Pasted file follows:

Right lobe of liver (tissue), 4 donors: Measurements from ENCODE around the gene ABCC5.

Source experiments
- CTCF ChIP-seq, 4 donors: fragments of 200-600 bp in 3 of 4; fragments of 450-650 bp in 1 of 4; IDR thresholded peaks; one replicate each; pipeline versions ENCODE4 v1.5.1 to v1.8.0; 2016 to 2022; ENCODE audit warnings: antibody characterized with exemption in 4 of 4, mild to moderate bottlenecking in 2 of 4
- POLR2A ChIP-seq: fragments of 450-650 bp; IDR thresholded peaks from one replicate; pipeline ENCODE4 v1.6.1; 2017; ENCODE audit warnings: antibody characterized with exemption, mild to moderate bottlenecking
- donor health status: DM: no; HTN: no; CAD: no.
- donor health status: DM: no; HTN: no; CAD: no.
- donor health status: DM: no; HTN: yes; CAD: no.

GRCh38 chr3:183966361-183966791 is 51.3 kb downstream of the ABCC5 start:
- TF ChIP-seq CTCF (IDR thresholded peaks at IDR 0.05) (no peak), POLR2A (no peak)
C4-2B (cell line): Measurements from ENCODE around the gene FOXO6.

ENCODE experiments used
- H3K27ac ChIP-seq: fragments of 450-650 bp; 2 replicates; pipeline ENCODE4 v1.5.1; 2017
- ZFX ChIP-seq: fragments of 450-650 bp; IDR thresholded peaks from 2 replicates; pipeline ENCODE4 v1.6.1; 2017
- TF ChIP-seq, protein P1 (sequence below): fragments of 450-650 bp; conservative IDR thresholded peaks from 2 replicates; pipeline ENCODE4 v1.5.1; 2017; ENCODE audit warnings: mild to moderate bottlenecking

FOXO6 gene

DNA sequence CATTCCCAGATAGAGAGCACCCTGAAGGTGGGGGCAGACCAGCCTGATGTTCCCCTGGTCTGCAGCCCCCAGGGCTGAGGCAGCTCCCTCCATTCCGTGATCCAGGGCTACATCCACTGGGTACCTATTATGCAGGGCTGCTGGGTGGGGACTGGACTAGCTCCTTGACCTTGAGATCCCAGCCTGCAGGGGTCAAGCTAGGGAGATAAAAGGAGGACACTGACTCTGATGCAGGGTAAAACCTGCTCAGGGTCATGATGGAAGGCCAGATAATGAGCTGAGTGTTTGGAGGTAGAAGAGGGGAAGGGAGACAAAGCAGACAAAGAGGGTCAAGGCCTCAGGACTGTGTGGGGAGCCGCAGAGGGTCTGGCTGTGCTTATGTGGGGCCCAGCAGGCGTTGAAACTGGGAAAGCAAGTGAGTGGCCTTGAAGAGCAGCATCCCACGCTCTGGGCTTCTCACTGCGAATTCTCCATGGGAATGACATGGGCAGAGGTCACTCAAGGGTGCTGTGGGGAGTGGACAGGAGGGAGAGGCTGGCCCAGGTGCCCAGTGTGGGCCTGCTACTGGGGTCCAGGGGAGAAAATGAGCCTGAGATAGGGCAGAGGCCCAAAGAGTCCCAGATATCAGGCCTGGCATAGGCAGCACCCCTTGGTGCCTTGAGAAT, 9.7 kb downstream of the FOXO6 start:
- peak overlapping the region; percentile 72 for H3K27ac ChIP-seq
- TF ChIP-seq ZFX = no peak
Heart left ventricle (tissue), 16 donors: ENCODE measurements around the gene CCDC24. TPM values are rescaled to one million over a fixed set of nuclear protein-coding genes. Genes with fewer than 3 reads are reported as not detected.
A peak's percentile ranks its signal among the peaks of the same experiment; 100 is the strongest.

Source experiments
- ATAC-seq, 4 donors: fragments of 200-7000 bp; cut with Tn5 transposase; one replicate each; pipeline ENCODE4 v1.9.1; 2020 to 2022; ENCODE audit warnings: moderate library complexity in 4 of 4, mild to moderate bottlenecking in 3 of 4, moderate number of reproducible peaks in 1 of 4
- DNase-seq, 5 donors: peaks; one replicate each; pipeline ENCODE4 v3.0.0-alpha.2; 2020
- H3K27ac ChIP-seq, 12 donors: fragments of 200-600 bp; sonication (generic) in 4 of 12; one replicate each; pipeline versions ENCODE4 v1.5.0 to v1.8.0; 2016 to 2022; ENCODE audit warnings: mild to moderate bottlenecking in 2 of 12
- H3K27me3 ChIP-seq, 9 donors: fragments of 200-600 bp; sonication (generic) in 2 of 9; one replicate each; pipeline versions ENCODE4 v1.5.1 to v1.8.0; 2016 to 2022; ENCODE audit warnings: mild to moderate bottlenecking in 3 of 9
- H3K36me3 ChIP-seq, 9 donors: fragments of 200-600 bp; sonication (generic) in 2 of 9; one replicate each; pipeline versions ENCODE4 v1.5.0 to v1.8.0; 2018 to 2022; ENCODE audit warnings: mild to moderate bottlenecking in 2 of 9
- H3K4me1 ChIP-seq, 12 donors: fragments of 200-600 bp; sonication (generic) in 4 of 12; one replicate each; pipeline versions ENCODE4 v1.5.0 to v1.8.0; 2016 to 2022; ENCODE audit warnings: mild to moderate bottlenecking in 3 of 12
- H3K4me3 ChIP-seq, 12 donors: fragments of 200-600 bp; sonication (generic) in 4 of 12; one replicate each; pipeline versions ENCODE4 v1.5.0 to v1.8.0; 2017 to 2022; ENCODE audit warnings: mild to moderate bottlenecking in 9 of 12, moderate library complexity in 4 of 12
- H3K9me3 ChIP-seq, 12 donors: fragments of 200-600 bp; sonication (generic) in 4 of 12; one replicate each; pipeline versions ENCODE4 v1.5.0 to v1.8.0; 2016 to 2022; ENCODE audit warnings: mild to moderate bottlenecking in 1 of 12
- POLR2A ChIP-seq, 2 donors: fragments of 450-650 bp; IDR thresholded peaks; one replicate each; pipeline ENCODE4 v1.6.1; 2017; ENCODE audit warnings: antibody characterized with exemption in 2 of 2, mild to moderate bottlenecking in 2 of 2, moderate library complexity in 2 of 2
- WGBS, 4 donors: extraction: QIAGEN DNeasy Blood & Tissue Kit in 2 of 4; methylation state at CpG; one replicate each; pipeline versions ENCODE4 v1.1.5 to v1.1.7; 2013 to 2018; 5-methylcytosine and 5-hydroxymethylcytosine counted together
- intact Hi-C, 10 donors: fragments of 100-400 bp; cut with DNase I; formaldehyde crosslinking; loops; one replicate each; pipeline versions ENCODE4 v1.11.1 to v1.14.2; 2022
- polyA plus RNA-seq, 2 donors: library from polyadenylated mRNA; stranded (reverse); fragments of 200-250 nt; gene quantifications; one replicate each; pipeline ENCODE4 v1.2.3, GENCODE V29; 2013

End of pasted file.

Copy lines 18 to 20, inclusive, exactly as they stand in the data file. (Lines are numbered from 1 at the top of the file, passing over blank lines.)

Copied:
- TF ChIP-seq ZFX = no peak
Heart left ventricle (tissue), 16 donors: ENCODE measurements around the gene CCDC24. TPM values are rescaled to one million over a fixed set of nuclear protein-coding genes. Genes with fewer than 3 reads are reported as not detected.
A peak's percentile ranks its signal among the peaks of the same experiment; 100 is the strongest.